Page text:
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Suggested ski goggles for eyeglasses wearer?

post #1 of 6
Thread Starter 

Suggested ski goggles for eyeglasses wearer? What say you? Thanks...

post #2 of 6
I taught all last season wearing a pair of Smith Knowledge Turbo Fan goggles. They're expensive and a little noisy but they do the job in pretty much all conditions as long as you have enough spare batteries and remember to switch the fan off when you're not using it.
post #3 of 6

Good review on OTG goggles here: http://voices.yahoo.com/the-best-ski-goggles-those-wear-eyeglasses-5711152.html?cat=14

 

Smith Optics has been producing OTG goggles forever. They get high marks from everyone who uses them. I don't wear glasses when I ski but had some OTG's like, 40 years ago or so, just for getting rid of the fog on the lens. Go with the tried and true.

post #4 of 6
Quote:
Originally Posted by Adie View Post

I taught all last season wearing a pair of Smith Knowledge Turbo Fan goggles. They're expensive and a little noisy but they do the job in pretty much all conditions as long as you have enough spare batteries and remember to switch the fan off when you're not using it.

 

Another turbo fan user here, they do the job great in the sierras on wet powder days

 

 

get a load of AAA batteries from costco and keep em in the rig.

 

The cold kills em, so keep a few in your inside pocket and swap em out at lunch

post #5 of 6

I use small black wire frame glasses and spray/polish the lenses with "Fog Buster" each morning and I can use pretty much any googles (and not need giant OTG goggles). I have no trouble with fogging - but do follow a discipline of putting down my goggles before going outside from the lodge and not lifting my goggles for 15-30 seconds after coming inside. Turbo is completely unnecessary for me, but if cold weather battery life is your issue then just switch to Lithium batteries as they have greatly expanded temperature capability (both cold and hot)!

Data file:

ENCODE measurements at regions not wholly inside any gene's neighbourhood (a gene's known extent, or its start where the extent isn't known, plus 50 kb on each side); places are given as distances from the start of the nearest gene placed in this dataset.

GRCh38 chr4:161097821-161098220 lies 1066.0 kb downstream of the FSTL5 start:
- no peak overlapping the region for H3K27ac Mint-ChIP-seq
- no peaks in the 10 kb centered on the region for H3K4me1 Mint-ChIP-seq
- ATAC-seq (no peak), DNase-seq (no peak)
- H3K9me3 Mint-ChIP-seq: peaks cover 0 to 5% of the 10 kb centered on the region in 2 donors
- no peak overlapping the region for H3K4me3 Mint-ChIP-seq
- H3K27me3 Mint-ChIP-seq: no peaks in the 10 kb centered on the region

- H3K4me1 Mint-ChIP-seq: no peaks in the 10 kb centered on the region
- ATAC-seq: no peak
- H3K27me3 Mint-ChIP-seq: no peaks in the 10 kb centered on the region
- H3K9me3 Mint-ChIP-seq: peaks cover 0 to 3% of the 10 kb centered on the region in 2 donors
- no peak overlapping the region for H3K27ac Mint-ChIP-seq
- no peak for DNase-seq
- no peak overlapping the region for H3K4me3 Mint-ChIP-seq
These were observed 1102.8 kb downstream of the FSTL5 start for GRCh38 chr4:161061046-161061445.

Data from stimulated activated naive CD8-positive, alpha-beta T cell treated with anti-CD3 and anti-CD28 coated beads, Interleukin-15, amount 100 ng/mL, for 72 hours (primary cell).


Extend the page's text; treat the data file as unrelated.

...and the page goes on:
I do NOT like Photochromatic lenses either and see them as a waste of money because they respond too slowly for fast changing sports like skiing. You're in the sun on the lift and they're darkened and then you're skiing along darkened on a sunny slope and when you hit the shadows at 40 mph they are too scary dark and won't even start to respond until you get to the bottom - where you'll be in the light again. They take minutes to respond and not the required seconds. Gradient tinted lenses would be a boon but must seem too old school to the manufacturers since they don't make them that way - with Gradient they are darker at the top and lighter at the bottom and you subconsciously tilt your head slightly based on how dark a tint you need. Maybe the goggle manufacturers would rather sell you 2 sets of goggles (light and dark) or stupid expensive Photochromatic.

 

I mostly use Smith Sensor Mirror on lighter days or Zeal Yellow on darker days, but sometimes mix it up with some others too. Pretty much anything fits over small frame glasses for me...

post #6 of 6

Hi Gary.  Do a search of this sight using "skiing with glasses".  You'll find enough reading and great info to keep you busy for several hours.  In the end, the answer seems to be: "it depends".  OTG goggles work for some and not for others.  Lots of variables but mostly (IMO) a function of how warm you get while skiing, how stormy and/or cold the conditions are and how religious you're willing to be regarding following the techniques for minimizing fogging.  Me, I read everything and tried all the suggestions over a couple of seasons and finally gave up.  Switched to contacts (just) for skiing in stormy conditions.  I only wear goggles during storm conditions and now, using contacts and regular (good quality) goggles - finally - I can see.  (Well, at least as well as anyone else in blizzard/dumping snow conditions).

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